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Stimulating Low-Carbon Vehicle Technologies

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Governments around the world are increasingly intervening in automobile markets to improve fuel economy and reduce emissions of CO2 from new vehicles. This report reviews the rationale for such intervention and examines measures for maximum effectiveness and minimum cost.

The Round Table brought together economists, policy makers and auto engineers with the aim of advancing understanding of why car markets currently fail to deliver sufficient fuel economy. It started by questioning whether any additional measures would be necessary once an appropriate price for carbon dioxide is established via fuel taxes. It confirmed that there are indeed market imperfections that merit additional government intervention. Fuel economy and CO2 regulations are an essential part of the package. The key to maximising the benefits of such regulations is long-term planning. The longer the timeframe, the less industry investment is handicapped by uncertainty.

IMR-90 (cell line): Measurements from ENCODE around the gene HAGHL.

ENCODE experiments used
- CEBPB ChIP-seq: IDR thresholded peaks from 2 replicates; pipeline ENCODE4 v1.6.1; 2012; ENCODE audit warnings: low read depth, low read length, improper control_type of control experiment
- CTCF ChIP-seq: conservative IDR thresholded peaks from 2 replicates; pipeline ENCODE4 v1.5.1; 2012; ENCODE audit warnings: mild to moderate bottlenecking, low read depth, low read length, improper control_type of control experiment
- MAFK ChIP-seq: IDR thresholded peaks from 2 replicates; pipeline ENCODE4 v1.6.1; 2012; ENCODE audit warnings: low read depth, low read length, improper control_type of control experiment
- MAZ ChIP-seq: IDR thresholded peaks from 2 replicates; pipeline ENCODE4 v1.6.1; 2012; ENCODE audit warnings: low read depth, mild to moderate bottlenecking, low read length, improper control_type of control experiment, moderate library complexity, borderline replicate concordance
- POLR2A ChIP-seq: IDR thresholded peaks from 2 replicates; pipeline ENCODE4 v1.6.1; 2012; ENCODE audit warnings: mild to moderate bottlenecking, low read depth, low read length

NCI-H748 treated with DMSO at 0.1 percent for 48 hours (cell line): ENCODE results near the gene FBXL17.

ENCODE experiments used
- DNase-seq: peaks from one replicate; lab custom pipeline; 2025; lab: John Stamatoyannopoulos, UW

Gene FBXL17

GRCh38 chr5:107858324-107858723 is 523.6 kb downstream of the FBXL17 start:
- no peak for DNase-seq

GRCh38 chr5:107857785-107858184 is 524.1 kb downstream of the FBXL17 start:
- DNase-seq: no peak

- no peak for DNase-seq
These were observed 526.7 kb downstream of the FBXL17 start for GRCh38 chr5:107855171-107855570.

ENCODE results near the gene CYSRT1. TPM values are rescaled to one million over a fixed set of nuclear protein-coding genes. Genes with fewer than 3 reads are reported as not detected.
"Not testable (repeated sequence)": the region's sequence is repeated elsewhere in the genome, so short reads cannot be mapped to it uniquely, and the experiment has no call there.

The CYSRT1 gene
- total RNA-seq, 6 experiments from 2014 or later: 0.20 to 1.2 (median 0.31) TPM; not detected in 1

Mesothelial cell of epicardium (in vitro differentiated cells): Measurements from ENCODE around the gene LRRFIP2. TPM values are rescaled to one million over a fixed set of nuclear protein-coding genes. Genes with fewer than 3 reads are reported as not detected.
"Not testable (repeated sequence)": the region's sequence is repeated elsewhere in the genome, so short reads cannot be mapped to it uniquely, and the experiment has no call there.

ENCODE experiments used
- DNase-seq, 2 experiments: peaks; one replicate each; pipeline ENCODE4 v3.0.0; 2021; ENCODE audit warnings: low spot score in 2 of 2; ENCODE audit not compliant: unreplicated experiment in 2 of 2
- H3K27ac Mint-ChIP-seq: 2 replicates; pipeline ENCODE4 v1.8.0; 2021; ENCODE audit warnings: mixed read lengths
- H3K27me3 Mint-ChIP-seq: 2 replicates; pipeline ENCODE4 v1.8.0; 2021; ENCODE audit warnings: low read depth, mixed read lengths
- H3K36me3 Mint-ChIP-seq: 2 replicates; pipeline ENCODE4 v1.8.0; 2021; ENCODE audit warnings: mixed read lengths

Subsidies to electric vehicles are more problematic because of the risks of prematurely picking winning technologies and creating subsidy dependence. And electricity production has yet to be decarbonised. However, intervention to steer innovation in this direction is merited so long as the risks of not attaining climate policy targets are seen as higher than the risks of intervention.

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Summary of Discussions

International Transport Forum

If the transport sector is to make deep cuts to its carbon emissions, it is necessary to reduce the carbon-intensity of travel. Reducing travel itself, at some times and places, is sometimes justified but it is extremely unlikely that under expected global economic development patterns overall demand will decline. This holds true even if there is saturation in some markets and demand management policies are widely adopted. Technological change is therefore crucial. The emerging view is that the focus for decarbonising transport should be first to improve the fuel efficiency of conventional engines and then gradually introduce alternative technologies.

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